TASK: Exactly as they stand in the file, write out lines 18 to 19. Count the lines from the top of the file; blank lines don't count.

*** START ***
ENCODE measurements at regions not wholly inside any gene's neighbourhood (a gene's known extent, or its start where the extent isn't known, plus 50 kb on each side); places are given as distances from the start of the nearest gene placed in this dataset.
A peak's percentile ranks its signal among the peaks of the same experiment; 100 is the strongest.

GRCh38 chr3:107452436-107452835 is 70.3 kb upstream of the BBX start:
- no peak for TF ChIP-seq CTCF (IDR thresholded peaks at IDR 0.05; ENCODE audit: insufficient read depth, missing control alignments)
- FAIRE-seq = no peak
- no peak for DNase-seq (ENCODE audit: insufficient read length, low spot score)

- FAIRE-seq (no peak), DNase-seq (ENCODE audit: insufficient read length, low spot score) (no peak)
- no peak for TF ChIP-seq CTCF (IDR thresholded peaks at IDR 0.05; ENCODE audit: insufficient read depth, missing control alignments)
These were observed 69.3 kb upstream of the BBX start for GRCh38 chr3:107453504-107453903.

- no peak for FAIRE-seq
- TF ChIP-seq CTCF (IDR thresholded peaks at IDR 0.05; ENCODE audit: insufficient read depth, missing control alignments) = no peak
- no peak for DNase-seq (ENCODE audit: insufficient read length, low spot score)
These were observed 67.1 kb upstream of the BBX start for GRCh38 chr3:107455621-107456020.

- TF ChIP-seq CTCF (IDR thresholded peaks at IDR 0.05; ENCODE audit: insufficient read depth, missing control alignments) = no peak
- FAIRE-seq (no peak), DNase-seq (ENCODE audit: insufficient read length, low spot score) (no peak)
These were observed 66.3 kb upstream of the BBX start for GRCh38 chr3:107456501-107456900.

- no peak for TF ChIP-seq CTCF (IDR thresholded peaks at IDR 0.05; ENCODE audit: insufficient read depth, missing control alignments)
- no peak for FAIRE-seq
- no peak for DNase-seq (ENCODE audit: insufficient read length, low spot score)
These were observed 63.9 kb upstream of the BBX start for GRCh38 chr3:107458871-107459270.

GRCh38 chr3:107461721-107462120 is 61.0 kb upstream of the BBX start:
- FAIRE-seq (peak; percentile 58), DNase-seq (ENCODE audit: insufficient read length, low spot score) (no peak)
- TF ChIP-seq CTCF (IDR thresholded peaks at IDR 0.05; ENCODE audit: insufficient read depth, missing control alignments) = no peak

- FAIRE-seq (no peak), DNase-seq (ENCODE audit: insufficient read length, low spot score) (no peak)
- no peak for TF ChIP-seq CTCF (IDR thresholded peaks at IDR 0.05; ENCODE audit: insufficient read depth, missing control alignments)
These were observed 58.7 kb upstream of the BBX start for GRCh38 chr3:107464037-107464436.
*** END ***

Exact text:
- no peak for FAIRE-seq
- no peak for DNase-seq (ENCODE audit: insufficient read length, low spot score)